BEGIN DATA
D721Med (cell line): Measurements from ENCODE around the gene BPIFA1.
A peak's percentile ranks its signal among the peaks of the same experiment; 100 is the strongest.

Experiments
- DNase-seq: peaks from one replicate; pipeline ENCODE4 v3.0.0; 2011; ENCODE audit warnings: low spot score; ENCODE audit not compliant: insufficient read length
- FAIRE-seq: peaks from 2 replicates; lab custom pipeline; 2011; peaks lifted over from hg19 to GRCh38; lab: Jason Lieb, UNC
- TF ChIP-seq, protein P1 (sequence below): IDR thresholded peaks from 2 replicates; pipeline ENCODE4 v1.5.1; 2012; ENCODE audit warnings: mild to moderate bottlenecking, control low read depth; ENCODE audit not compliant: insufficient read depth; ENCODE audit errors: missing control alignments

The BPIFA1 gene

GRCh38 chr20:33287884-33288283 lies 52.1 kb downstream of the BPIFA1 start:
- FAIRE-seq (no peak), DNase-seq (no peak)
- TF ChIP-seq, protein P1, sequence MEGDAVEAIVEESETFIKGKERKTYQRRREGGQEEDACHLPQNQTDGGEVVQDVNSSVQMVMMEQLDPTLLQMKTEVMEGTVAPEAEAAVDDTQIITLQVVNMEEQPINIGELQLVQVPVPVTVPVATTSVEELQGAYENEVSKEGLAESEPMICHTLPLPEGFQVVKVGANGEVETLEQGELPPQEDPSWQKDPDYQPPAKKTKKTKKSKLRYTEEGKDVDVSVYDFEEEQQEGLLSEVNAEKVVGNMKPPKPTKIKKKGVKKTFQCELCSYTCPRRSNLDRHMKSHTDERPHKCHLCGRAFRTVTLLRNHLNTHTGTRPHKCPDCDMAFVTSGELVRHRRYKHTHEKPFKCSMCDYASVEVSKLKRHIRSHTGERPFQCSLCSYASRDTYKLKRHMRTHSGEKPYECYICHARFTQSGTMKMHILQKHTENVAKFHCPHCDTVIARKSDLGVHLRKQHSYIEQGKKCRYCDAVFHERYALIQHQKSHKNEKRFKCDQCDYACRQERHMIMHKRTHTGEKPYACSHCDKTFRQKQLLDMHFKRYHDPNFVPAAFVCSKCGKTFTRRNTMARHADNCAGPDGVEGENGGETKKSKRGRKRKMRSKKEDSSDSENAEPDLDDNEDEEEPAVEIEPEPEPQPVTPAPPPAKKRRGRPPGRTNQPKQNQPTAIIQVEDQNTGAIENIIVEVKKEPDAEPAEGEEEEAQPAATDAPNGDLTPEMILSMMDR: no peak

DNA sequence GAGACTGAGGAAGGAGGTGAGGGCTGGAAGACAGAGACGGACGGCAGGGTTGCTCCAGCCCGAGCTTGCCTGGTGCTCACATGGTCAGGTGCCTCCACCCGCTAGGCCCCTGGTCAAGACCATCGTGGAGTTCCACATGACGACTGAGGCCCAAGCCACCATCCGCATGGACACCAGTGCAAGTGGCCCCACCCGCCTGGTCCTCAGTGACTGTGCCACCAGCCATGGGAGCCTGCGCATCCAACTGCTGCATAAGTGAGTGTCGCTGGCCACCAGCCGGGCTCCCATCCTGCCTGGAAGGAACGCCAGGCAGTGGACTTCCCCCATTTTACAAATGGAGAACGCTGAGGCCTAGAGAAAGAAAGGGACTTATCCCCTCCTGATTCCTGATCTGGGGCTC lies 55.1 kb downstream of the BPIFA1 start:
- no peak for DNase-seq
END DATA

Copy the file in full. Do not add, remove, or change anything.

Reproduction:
D721Med (cell line): Measurements from ENCODE around the gene BPIFA1.
A peak's percentile ranks its signal among the peaks of the same experiment; 100 is the strongest.

Experiments
- DNase-seq: peaks from one replicate; pipeline ENCODE4 v3.0.0; 2011; ENCODE audit warnings: low spot score; ENCODE audit not compliant: insufficient read length
- FAIRE-seq: peaks from 2 replicates; lab custom pipeline; 2011; peaks lifted over from hg19 to GRCh38; lab: Jason Lieb, UNC
- TF ChIP-seq, protein P1 (sequence below): IDR thresholded peaks from 2 replicates; pipeline ENCODE4 v1.5.1; 2012; ENCODE audit warnings: mild to moderate bottlenecking, control low read depth; ENCODE audit not compliant: insufficient read depth; ENCODE audit errors: missing control alignments

The BPIFA1 gene

GRCh38 chr20:33287884-33288283 lies 52.1 kb downstream of the BPIFA1 start:
- FAIRE-seq (no peak), DNase-seq (no peak)
- TF ChIP-seq, protein P1, sequence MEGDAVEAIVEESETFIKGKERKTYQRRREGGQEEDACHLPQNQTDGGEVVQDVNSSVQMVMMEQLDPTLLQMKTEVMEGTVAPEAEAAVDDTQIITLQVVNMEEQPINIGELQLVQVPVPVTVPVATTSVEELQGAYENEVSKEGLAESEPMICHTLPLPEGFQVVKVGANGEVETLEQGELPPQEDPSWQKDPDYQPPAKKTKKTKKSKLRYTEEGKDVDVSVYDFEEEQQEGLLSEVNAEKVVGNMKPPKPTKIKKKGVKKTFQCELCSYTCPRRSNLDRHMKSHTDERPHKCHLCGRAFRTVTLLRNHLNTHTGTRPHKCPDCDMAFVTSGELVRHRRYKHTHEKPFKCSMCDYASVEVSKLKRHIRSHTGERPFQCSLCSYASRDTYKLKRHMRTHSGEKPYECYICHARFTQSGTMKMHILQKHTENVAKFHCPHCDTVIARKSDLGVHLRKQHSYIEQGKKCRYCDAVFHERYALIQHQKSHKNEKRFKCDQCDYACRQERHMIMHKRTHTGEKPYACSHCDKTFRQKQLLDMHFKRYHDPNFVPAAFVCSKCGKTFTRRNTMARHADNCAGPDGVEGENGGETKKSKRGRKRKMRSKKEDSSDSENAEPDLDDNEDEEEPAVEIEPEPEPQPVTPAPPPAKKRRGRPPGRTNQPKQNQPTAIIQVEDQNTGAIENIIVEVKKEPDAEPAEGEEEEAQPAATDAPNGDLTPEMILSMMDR: no peak

DNA sequence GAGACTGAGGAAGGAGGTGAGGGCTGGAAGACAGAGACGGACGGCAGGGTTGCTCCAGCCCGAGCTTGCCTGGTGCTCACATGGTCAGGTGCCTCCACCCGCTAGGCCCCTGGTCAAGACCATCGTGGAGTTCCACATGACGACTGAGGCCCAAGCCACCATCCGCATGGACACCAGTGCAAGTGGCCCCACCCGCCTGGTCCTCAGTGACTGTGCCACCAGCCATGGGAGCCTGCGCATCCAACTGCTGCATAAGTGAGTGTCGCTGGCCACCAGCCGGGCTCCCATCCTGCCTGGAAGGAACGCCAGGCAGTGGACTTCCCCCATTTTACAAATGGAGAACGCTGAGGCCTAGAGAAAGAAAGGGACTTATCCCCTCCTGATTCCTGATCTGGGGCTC lies 55.1 kb downstream of the BPIFA1 start:
- no peak for DNase-seq